By Terry Rogers
Members of the Milford Veterans of Foreign Wars Post #6483 attended a protest on Thursday, January 10, 2013 in front of Legislative Hall in Dover. This protest, which included members of many non-profit organizations throughout the state, including the American Legion, VFW, Elks and Moose who received letters in October and November 2012 ordering them to discontinue the use of slot machines in their establishment.
According to Gerald Thompson, Commander of the Milford VFW, the lodge was handed a letter during the Veteran’s Day ceremony stating that the club was in violation of Rule 40 of the Alcohol Beverage Control Board regulations. The letter, which Commander Thompson felt had unnecessary, threatening language such as “You are in legal jeopardy” was issued on letterhead from the Department of Safety and Homeland Security.
“We have lost at least $1,200 in the past month,” Thompson said. “We average about $200 to $300 per week from the slot machines. Without this money, we will not be able to provide the services we have provided over the years, including educational funding, providing electrical or other energy payments to those who are unable to afford them, gifts at Christmas time, etc.” Thompson also explained that the many non-profit organizations that rely on income from the slot machines donated over $5.5 million to worthy causes over the past year, and those donations will end if the legislators do not correct the problem.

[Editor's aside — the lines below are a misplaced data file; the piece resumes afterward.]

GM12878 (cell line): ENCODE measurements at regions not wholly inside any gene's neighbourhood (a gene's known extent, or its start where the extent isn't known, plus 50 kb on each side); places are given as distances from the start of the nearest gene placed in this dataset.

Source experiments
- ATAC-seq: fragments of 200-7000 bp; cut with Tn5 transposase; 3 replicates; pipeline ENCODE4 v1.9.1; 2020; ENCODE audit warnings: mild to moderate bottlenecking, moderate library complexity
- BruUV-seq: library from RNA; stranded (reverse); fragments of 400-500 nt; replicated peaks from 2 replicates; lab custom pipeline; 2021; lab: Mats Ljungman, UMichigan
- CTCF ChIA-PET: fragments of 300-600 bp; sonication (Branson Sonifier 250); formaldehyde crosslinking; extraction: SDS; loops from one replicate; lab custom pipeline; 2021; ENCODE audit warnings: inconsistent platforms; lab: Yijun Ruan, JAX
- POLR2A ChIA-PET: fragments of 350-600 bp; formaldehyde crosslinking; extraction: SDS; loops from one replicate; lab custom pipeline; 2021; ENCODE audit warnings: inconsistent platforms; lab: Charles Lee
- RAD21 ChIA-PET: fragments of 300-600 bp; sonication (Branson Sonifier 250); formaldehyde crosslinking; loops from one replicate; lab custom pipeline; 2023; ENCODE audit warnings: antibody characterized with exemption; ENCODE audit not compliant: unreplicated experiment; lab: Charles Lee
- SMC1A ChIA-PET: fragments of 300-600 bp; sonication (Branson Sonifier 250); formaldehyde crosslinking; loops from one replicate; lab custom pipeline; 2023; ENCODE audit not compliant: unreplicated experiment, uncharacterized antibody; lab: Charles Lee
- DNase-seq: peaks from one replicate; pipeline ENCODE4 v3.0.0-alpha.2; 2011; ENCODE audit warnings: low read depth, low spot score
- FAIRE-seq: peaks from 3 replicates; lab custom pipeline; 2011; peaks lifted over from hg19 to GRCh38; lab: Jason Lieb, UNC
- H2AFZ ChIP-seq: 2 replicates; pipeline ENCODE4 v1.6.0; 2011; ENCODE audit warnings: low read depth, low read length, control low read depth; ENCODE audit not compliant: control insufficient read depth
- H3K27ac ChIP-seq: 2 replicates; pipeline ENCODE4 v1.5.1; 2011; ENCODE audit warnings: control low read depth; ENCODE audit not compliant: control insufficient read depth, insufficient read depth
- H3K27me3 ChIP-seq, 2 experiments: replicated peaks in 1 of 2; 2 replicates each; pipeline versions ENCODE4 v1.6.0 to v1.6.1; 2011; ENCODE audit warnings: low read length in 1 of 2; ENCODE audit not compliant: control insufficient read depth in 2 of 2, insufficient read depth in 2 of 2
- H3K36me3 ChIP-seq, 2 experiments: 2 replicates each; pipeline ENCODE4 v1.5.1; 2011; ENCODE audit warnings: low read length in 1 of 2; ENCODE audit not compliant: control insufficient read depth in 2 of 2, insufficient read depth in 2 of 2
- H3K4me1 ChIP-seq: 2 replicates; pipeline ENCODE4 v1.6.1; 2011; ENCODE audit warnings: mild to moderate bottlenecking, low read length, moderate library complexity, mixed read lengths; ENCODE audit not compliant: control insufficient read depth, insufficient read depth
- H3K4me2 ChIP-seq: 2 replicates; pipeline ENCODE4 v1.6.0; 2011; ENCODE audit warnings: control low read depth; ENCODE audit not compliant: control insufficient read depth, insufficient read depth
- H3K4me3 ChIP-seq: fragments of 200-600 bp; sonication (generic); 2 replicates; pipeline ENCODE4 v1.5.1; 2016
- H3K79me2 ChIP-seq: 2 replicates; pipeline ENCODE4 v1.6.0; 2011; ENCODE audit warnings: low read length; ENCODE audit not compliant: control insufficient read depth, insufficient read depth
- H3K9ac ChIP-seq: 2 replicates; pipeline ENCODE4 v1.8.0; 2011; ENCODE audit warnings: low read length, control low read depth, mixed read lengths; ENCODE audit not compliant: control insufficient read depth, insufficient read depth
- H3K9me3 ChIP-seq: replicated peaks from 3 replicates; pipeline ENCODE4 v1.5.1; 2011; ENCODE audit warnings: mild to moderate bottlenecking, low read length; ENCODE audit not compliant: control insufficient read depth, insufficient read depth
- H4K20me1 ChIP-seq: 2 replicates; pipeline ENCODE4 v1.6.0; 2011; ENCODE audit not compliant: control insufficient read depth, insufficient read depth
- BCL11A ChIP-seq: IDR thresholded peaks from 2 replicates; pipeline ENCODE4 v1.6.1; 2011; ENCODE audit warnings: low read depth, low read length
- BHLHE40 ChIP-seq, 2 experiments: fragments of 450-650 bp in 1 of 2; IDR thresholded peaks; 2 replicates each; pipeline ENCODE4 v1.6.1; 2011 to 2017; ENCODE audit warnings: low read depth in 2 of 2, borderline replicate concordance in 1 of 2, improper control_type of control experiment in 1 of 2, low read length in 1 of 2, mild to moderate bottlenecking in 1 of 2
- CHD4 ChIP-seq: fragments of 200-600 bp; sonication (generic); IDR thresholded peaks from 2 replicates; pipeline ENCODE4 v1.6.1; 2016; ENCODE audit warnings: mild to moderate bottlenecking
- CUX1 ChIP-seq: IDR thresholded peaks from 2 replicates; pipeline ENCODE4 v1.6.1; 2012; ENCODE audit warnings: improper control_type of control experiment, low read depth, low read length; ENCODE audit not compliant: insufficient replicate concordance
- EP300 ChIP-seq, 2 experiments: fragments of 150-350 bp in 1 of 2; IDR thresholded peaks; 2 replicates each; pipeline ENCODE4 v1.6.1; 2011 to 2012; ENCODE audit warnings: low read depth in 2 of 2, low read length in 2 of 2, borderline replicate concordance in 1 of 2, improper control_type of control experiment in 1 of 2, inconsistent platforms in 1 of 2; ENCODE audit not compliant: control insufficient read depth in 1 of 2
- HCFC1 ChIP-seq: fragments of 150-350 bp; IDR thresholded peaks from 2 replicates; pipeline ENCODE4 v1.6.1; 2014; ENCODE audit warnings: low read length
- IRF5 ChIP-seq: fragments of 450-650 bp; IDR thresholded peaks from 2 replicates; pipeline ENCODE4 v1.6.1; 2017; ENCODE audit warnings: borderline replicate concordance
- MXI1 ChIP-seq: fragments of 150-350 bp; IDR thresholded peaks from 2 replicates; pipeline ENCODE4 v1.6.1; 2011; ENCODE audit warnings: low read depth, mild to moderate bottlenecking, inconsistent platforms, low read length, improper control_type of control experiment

Lewis D. Schiliro, the Secretary of Safety and Homeland Security, issued a statement in November 2012 regarding the matter.
“This letter, which was sent to several organizations, was essentially an outgrowth of several citizen complaints we had received regarding the proliferation of slot machines in various venues throughout the state. In response to those complaints and subsequent on-site visits by law enforcement, the Attorney General’s Office was consulted and advised that under the current law most of the machines were clearly illegal under Delaware law. Rather than take immediate enforcement action, we decided to send a letter to known venues advising recipients of the potential issue regarding the use of these gambling devices.”
According to Thompson, the non-profit organizations were informed when the gambling law was put into effect in 1984, the organizations were included in the law. The slot machines at the non-profit locations ran for more than 14 years without any issues.
“From what we understand, the legislators and the Governor were completely unaware that the letter was sent out,” Thompson explained. “There is clearly a lack of communication between governmental agencies.”
Last week, Schiliro issued another statement regarding the issue.
“It is now my understanding that this topic will be the subject of discussion before the current session of the General Assembly. Based on this, in my view it would be inappropriate to comment further beyond the statement previously made.”
Legislators present at the protest on Thursday said that there would be discussion about the law during this session, but made no indication what changes would be made. Thompson says that the “scuttlebutt” is that even if the non-profit organizations are permitted to use the machines again, there will be additional taxes imposed on the income from them, and he finds that unacceptable.
“We’ve heard that the taxes on that income may be as high as 65 percent,” Thompson said. “The state now seems to be grasping at any way to raise revenue, even taking money out of the hands of their most needy citizens.”